Living Economics

External Benefit and External Cost (transcript)
The existence of external cost and external benefit leads to misallocation of resources.

Introduction

When an action generates benefit for which the benefactor has no right to collect payment and the beneficiary has no obligation to pay, an external benefit arises.

When an action generates adverse spillovers for which the impactor has no obligation to pay and from which impactee has no right to claim damages, an external cost arises.

The existence of external benefit and external cost leads to misallocation of resources.

External cost

For example, when drivers are not liable for the health damage of car exhaust, drivers will equate only marginal private cost with marginal benefit. But if drivers are forced to pay for the health damage of car exhaust, their marginal cost will go up by the amount of the external cost.

In other words, drivers are forced to equate marginal social cost with marginal benefit.

As a result, quantity demanded will go down and price of gasoline will go up if the marginal benefit stays the same.

External benefit

On the other hand, if inventions are not patentable to keep out imitators, licensees of inventions will equate only marginal private benefit with marginal cost. But if licensees are protected against imitators, their marginal benefit will go up by the amount of the external benefits.

In other words, licensees can now afford to equate marginal social benefit with marginal cost.

As a result, quantity supplied will go up and price for inventions will also go up if the marginal cost stays the same.

Side-by-side comparison

Here is a side-by-side comparison of the effects on price and quantity demanded when external cost and external benefit are internalized.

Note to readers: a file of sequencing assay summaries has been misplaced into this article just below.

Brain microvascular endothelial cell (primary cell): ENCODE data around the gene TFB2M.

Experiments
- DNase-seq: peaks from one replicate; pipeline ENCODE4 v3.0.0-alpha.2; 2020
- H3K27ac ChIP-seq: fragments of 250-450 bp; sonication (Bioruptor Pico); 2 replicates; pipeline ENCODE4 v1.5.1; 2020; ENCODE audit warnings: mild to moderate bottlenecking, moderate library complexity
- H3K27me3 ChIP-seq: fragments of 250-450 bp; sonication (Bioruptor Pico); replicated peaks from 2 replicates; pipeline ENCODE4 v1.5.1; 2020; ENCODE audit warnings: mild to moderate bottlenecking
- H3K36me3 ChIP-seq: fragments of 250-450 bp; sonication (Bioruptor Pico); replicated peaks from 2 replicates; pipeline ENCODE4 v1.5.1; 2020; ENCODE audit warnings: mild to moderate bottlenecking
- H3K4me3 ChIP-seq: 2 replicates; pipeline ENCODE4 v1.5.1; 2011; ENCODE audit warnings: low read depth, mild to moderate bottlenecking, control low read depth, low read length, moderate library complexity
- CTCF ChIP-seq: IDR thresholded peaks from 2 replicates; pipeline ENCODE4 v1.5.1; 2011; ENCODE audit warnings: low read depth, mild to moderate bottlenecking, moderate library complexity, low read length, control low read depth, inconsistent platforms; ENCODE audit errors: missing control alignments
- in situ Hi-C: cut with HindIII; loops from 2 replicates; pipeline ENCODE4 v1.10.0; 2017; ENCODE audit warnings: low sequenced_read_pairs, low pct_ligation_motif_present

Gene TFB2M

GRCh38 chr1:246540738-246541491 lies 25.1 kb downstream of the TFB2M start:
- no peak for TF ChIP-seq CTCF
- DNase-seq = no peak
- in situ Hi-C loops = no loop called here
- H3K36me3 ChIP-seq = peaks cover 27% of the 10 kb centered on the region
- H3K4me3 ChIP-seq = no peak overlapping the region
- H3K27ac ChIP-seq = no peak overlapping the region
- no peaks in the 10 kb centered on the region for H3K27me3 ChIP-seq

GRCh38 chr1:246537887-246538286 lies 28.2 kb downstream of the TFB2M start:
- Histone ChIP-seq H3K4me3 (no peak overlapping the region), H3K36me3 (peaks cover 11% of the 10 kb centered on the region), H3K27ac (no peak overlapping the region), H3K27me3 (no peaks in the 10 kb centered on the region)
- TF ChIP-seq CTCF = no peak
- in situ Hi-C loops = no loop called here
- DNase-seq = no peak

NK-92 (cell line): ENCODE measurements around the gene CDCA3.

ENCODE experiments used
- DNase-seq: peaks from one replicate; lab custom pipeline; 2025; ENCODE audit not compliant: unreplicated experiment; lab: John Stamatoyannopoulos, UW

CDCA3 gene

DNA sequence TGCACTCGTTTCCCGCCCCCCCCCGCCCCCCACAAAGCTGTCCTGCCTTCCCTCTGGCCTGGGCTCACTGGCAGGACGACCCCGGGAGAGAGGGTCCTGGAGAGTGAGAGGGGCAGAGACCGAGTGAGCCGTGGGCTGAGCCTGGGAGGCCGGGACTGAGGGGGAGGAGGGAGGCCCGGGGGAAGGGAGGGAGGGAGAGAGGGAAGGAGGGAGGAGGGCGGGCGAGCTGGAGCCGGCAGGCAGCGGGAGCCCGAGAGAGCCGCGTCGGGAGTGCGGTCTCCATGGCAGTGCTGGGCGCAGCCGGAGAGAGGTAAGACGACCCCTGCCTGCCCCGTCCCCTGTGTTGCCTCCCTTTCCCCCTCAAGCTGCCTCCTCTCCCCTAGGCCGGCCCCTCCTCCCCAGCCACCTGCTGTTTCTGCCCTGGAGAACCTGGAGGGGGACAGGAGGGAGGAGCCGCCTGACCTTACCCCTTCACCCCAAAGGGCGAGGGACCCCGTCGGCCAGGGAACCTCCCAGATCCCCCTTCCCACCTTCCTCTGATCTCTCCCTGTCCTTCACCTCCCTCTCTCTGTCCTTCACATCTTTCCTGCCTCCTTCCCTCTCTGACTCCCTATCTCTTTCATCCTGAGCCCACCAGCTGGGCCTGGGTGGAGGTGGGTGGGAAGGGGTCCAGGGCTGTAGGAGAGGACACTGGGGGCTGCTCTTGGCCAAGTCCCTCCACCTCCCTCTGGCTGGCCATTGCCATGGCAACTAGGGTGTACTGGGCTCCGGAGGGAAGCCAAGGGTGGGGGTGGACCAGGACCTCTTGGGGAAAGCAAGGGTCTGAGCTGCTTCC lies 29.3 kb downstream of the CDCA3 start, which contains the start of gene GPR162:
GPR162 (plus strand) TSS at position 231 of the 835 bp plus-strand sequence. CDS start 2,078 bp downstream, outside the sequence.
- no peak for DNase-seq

When external cost or external benefit is present, the market price for the activity that generates external cost or external benefit is too low to be efficient.

When these externalities are internalized, price will go up in both cases. But the quantity demanded will go down when external cost is internalized. And the quantity supplied will go up when external benefit is internalized.

Diagram

Summary

External cost and external benefit exist because some property rights have not been clearly defined.

When external cost is present, the activity that generates external cost is priced too low and the quantity demanded is too high to be efficient.

When external cost is internalized, price will go up and quantity demanded will go down if demand stays the same.

When external benefit is present, the activity that generates external benefit is priced too low and the quantity demanded is too low to be efficient.

When external benefit is internalized, price will go up and quantity supplied will go up if supply stays the same.

Coase Theorem

Externalities can be eliminated when all property rights are clearly defined and transaction costs among right holders are zero.

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